The Hoggarte name was originally an Anglo-Saxon
name that was given to a keeper of cattle and pigs.
The surname Hoggarte originally derived from the Old English word hog-garth.
Early Origins of the Hoggarte family
The surname Hoggarte was first found in Westmorland
where they held a family seat
from very ancient times, some say well before the Norman Conquest
and the arrival of Duke William at Hastings in 1066 A.D.
Early History of the Hoggarte family
This web page shows only a small excerpt of our Hoggarte research.Another 155 words (11 lines of text) covering the years 1697, 1764 and 1734 are included under the topic Early Hoggarte History in all our PDF Extended History products and printed products wherever possible.
Hoggarte Spelling Variations
Only recently has spelling become standardized in the English language. As the English language evolved in the Middle Ages, the spelling of names changed also. The name Hoggarte has undergone many spelling variations
, including Hogarth, Hoggart, Hoggarth, Hoggard, Hoggarde and others.
Early Notables of the Hoggarte family (pre 1700)
Another 34 words (2 lines of text) are included under the topic Early Hoggarte Notables in all our PDF Extended History products and printed products wherever possible.
Migration of the Hoggarte family to the New World and Oceana
To escape the unstable social climate in England
of this time, many families boarded ships for the New World with the hope of finding land, opportunity, and greater religious and political freedom. Although the voyages were expensive, crowded, and difficult, those families that arrived often found greater opportunities and freedoms than they could have experienced at home. Many of those families went on to make significant contributions to the rapidly developing colonies in which they settled. Early North American records indicate many people bearing the name Hoggarte were among those contributors: Joseph Hogarth, who arrived in Philadelphia in 1840; Robert Hoggart, who settled in Virginia in 1773; as well as Edward, Elizabeth, Samuel, and William Hoggatt, who all arrived in New England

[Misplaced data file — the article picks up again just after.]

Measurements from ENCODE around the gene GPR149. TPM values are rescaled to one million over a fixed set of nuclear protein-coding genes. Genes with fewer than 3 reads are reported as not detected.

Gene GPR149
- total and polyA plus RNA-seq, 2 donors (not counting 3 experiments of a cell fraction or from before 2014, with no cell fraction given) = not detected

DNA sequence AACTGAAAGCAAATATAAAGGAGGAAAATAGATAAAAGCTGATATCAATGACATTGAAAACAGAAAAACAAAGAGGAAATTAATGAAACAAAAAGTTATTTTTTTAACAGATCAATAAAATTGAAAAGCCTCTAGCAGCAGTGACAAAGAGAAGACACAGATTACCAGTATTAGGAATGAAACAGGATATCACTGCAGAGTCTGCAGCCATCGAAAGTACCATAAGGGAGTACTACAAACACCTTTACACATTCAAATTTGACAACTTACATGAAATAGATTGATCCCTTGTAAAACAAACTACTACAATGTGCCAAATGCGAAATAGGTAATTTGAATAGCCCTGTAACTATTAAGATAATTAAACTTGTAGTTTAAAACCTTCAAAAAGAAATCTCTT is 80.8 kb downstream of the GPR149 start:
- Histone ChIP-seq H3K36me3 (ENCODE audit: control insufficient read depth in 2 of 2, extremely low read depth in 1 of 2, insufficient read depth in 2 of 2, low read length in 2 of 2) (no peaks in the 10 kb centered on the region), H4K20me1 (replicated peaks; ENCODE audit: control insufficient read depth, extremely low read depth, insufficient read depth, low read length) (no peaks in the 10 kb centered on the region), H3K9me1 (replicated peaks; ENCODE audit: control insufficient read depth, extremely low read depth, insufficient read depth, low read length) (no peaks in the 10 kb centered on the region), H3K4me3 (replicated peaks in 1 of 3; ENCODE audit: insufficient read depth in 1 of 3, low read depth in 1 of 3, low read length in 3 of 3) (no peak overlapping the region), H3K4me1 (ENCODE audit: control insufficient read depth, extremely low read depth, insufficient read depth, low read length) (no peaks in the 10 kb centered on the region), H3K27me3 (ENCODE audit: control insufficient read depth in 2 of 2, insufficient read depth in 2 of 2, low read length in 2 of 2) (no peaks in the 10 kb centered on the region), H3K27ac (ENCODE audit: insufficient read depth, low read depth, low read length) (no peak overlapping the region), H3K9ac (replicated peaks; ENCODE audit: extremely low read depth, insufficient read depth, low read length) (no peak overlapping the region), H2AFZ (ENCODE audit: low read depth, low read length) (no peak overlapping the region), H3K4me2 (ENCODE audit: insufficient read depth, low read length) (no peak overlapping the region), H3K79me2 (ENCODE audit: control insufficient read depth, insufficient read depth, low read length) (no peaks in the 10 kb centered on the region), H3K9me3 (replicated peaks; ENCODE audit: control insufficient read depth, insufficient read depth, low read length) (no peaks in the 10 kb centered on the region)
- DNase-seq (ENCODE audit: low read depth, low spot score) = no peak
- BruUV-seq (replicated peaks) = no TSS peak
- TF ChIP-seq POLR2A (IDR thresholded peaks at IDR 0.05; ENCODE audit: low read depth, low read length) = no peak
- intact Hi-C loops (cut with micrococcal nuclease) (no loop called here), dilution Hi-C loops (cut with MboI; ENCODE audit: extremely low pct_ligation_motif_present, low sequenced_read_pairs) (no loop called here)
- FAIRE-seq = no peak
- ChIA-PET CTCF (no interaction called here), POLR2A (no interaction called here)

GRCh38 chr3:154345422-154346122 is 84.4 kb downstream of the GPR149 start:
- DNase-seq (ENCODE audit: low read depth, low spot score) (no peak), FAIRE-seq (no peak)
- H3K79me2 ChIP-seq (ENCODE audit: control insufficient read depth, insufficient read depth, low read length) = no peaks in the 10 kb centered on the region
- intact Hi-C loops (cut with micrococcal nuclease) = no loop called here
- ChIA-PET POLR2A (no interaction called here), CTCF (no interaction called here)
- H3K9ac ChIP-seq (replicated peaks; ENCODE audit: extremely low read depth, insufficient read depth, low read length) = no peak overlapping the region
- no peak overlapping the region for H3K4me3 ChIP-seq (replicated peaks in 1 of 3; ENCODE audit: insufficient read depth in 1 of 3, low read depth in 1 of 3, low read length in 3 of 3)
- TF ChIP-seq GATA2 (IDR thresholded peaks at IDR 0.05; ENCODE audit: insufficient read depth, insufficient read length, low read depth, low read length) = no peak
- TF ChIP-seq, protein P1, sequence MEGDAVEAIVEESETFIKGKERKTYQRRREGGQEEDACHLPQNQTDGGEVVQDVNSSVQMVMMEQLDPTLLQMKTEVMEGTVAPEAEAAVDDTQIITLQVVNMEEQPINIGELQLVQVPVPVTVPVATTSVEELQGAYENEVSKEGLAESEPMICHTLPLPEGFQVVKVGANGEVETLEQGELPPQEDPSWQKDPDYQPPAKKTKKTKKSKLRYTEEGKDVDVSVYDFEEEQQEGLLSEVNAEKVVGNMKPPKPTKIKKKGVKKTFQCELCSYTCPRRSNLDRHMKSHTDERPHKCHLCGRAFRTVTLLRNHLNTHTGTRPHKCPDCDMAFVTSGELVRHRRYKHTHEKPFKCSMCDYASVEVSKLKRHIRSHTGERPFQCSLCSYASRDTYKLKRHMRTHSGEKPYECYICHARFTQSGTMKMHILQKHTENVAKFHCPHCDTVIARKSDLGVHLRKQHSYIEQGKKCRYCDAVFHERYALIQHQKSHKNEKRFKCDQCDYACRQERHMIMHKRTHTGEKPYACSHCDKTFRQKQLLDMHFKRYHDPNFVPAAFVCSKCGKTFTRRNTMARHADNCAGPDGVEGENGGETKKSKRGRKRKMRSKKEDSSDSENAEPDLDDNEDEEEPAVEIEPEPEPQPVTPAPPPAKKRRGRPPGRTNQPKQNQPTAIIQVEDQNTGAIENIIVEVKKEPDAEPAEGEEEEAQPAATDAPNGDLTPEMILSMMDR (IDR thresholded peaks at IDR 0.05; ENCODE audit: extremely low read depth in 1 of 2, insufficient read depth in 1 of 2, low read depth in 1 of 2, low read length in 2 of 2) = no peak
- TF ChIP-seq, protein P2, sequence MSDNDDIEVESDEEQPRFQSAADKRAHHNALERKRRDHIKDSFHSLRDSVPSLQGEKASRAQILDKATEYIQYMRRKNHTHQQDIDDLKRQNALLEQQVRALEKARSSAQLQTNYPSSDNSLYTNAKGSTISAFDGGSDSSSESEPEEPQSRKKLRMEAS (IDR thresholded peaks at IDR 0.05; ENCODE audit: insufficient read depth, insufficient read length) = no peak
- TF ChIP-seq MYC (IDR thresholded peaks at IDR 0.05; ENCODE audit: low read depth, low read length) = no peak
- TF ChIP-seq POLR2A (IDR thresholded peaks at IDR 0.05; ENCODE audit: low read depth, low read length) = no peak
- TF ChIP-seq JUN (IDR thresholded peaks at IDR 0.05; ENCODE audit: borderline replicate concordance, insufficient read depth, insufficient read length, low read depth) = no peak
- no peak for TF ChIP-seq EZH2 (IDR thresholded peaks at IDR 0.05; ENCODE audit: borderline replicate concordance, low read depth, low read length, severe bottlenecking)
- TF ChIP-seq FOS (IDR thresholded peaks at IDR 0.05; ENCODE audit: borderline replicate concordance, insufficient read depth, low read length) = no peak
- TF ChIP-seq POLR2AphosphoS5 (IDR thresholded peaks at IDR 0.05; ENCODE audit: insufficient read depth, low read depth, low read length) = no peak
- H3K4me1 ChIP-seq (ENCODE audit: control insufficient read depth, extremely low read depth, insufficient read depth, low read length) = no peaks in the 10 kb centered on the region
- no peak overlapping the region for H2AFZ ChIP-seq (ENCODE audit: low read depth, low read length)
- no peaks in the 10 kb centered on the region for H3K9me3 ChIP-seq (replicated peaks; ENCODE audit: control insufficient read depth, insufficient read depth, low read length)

The Hoggarte Motto
The motto was originally a war cry or slogan. Mottoes first began to be shown with arms in the 14th and 15th centuries, but were not in general use until the 17th century. Thus the oldest coats of arms generally do not include a motto. Mottoes seldom form part of the grant of arms: Under most heraldic authorities, a motto is an optional component of the coat of arms, and can be added to or changed at will; many families have chosen not to display a motto.
Motto: Candor dat viribus alas
Motto Translation: Truth gives wings to strength.